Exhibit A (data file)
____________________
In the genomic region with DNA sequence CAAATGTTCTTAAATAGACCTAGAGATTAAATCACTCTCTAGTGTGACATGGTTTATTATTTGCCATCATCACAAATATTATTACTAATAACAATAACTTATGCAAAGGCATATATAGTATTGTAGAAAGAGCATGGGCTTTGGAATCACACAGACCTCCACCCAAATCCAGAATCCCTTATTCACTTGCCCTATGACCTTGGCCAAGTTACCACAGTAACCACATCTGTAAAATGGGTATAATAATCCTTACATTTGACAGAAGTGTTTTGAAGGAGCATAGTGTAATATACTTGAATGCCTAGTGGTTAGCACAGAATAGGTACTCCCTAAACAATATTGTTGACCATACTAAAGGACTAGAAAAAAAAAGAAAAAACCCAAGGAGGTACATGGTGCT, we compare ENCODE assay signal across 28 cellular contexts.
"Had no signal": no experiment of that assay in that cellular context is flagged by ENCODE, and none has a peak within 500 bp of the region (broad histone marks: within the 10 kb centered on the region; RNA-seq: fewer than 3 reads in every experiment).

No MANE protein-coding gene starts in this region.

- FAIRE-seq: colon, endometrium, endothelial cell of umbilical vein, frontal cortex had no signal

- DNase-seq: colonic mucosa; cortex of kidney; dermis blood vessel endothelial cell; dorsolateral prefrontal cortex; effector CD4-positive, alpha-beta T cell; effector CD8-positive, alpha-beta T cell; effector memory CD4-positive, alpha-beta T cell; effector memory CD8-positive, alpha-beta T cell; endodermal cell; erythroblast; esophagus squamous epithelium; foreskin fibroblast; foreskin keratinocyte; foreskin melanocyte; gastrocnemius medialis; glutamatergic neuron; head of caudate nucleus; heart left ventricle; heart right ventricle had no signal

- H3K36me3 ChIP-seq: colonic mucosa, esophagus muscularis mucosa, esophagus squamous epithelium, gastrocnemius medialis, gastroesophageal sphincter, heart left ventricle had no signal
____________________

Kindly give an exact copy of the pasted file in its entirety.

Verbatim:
In the genomic region with DNA sequence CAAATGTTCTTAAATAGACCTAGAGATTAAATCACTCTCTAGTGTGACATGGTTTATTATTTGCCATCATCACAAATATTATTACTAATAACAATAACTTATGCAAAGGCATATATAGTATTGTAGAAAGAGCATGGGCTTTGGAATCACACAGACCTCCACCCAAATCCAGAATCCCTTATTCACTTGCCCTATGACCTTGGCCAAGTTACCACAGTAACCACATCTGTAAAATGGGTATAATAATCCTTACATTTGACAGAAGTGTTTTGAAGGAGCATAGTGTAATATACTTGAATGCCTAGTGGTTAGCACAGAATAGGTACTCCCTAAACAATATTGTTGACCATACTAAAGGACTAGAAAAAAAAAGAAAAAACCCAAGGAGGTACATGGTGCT, we compare ENCODE assay signal across 28 cellular contexts.
"Had no signal": no experiment of that assay in that cellular context is flagged by ENCODE, and none has a peak within 500 bp of the region (broad histone marks: within the 10 kb centered on the region; RNA-seq: fewer than 3 reads in every experiment).

No MANE protein-coding gene starts in this region.

- FAIRE-seq: colon, endometrium, endothelial cell of umbilical vein, frontal cortex had no signal

- DNase-seq: colonic mucosa; cortex of kidney; dermis blood vessel endothelial cell; dorsolateral prefrontal cortex; effector CD4-positive, alpha-beta T cell; effector CD8-positive, alpha-beta T cell; effector memory CD4-positive, alpha-beta T cell; effector memory CD8-positive, alpha-beta T cell; endodermal cell; erythroblast; esophagus squamous epithelium; foreskin fibroblast; foreskin keratinocyte; foreskin melanocyte; gastrocnemius medialis; glutamatergic neuron; head of caudate nucleus; heart left ventricle; heart right ventricle had no signal

- H3K36me3 ChIP-seq: colonic mucosa, esophagus muscularis mucosa, esophagus squamous epithelium, gastrocnemius medialis, gastroesophageal sphincter, heart left ventricle had no signal